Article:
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Easter Day

22 March 2024

Acts 10.34-43 (or Isaiah 25.6-9); Psalm 118.1-2, 14-24 (or 118.14-24); 1 Corinthians 15.1-11; John 20.1-18 (or Mark 16.1-8)

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WAY back in 1.38, John reported Jesus’s question “What are you looking for?” On Easter morning, Jesus asks it in a new way, in a new world. It is no longer “what” but “whom” — “Whom are you looking for?”

Matthew (7.7) and Luke (11.9) recorded the same verb (zetein: “search”, “look for”) when Jesus promised: “Search and you will find.” Augustine set their promise at the end of his Confessions, an exhortation for all who are searching, as he did, long ago, for wisdom.

That wisdom is not a quality. It is an identity. We know that Christians saw Jesus in these terms from early times. Paul calls Christ “the power of God and the wisdom of God” (1 Corinthians 1.21, 24). It may not be easy to see human individuals as embodying such identities. But, by the end of John’s Gospel, we are used to thinking of Christ in terms of abstracts and symbols: the true bread; the way, the truth, the life; the vine. Jesus himself taught us to see him in this way. But we may not yet realise the full import of those apparent abstracts.

On Good Friday, I reflected on the Gospel-symbol of the garden. But that was only the beginning. John’s garden symbolism comes to completion on Easter Day. Mary Magdalene, he tells us, came to the garden, to the tomb, while it was still dark. Then she went to tell the disciples, and they came back together. After they witnessed the empty tomb, the disciples went home, leaving Mary behind.

Like every mourner who has ever stood at a graveside, or where a loved one’s ashes have been scattered, she knew that the one she loved was not “there”. But this was still as close as she felt she could now come to him. If she wanted to feel that bond of love, this was the only place to be. In that sense, every Christian burial is a cenotaph, an “empty tomb”. What lies within is earth, ashes, dust. The person is not there. But such is the power of human love that even earth, ashes, and dust have power to awaken in us remembrance and connection.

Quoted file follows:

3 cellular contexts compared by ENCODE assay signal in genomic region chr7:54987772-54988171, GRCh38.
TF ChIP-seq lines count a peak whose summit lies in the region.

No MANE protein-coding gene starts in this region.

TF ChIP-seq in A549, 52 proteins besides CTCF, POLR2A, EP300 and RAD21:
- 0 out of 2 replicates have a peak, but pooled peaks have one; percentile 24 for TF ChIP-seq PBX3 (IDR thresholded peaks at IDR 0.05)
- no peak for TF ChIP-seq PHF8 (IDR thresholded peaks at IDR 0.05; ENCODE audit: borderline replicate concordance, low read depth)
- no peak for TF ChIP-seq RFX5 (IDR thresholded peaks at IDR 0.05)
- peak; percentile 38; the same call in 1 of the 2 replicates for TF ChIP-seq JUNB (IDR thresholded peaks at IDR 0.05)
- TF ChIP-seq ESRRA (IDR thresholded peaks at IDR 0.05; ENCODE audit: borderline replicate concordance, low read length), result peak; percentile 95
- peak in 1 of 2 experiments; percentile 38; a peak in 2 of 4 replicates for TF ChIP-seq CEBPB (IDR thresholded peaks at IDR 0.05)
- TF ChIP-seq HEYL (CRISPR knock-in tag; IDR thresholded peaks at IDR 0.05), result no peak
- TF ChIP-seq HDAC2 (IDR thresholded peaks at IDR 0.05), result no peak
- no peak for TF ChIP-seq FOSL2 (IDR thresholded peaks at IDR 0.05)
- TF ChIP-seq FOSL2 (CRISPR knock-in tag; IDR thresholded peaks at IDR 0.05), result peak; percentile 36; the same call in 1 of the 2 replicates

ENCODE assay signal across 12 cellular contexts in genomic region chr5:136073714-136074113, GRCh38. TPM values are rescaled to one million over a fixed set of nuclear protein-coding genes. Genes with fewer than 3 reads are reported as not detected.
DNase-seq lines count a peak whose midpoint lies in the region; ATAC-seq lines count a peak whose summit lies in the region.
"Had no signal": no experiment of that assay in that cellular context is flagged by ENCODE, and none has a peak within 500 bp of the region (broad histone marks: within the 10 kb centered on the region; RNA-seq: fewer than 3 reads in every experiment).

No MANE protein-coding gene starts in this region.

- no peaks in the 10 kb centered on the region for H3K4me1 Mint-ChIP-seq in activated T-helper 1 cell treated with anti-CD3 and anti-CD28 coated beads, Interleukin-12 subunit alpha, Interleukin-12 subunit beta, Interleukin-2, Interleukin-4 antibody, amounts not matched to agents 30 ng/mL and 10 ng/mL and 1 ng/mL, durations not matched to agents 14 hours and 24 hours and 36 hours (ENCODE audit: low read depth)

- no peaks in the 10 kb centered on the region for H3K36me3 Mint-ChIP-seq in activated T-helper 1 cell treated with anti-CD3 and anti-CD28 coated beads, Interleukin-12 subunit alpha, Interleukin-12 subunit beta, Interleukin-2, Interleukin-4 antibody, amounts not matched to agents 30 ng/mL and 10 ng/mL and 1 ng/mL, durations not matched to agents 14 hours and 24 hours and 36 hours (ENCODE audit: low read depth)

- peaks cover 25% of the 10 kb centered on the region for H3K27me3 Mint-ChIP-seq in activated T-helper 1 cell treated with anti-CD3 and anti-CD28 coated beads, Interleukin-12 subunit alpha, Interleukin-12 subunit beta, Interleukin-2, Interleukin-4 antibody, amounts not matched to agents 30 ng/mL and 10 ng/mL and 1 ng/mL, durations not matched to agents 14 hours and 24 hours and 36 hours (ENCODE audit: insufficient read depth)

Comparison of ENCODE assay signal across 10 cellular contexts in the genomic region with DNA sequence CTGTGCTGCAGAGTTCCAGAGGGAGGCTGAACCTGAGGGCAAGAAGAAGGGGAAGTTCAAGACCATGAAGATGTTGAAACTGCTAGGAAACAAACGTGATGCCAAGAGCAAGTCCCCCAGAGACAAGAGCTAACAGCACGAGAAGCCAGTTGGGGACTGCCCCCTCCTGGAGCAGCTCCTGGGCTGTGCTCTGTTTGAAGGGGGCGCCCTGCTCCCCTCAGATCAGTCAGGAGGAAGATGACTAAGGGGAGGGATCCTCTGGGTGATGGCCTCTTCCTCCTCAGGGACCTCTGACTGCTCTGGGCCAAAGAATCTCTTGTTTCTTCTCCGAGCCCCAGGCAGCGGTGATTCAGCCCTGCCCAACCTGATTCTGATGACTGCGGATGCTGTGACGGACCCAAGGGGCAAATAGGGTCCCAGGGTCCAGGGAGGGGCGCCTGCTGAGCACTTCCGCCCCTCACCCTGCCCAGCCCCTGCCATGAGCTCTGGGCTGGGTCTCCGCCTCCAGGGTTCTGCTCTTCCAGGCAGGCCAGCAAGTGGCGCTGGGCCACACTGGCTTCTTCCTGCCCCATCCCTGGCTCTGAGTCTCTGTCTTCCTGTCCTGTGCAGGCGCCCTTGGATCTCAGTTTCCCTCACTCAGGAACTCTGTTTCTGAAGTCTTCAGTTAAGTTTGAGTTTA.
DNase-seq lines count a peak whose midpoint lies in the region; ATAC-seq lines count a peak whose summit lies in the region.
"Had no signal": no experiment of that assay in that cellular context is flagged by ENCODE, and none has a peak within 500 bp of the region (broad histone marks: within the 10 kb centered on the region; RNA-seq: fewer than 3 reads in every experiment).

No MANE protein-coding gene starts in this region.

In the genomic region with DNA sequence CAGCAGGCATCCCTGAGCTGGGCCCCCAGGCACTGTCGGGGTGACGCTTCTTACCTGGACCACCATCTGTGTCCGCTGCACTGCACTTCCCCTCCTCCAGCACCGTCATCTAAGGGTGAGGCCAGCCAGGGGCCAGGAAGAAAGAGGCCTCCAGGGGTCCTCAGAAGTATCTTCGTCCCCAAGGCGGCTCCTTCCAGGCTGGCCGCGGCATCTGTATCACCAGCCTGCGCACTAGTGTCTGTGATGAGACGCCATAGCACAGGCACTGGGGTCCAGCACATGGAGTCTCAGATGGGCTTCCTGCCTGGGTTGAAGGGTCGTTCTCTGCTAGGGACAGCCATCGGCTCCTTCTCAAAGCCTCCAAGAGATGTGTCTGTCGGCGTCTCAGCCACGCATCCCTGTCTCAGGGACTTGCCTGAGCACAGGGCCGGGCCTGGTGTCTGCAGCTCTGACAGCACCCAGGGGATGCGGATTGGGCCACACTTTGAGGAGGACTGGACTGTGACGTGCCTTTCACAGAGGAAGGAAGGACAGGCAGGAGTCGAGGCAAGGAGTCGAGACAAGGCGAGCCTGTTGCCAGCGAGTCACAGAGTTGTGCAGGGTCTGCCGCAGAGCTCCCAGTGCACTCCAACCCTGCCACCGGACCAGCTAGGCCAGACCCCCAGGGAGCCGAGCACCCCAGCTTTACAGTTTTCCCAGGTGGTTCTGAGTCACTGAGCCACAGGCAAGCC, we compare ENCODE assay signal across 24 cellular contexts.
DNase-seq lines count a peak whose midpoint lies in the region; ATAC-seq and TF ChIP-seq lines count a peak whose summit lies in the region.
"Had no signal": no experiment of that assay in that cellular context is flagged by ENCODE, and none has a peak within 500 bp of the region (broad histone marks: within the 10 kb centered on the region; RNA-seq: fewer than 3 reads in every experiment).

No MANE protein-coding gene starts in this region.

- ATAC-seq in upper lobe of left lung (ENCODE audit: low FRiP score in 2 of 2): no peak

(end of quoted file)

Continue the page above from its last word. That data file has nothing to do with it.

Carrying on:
Surely every reader of John’s Gospel has some inkling of this mystery, the presence of the absence of a loved one. But Mary was about to learn something further. It would change her mourning into gladness. It can make our lives something that they could not have been before. In this Easter-morning garden, all three of Paul’s “things that last for ever” are present: faith, hope, and love. Love shone in Mary: it found its reward in a blessing for her which also descends on all of us, who are her descendants according to the Spirit.

All this happened in a garden. Gardens, remember, are not natural. Let nature have its way, and you soon have scrubby bushes and rampant weeds. A garden is an end-product, not of a battle against nature, but of a nurturing of nature. Tending, trimming, supporting; giving light where required; suiting each planting to its environment — why else is God, before he is anything else to us, a gardener?

Gardens do not fight nature: they harness it. So, too, it is with God and us. Where we could go wild and choke all other growth, he checks us. Where we would shrivel and give up for lack of light and space, he gently promotes our ability to grow.

Now for the great change that is Easter Day. In his relationship with humankind, God has been a gardener from the beginning. What Easter Day reveals first is not unexpected: the true identity of the man Jesus, who turns out to be the Son of Man, God’s anointed, and his eternal Word. But then it slips in a revelation, by means of a mere explanatory phrase: “supposing him to be the gardener”.

Mary is not mistaken. Her perception is accurate. The being she encounters is, indeed, a gardener, like his Father before him. Anyone can work in a garden. But the gardener is the one who has responsibility for it, making it flourish, keeping it fruitful and in balance. Their sharing in being gardeners is one tiny pointer to the likeness of nature between the Father and the Son. It paves the way for the revelation of God’s complete nature as Holy Trinity.

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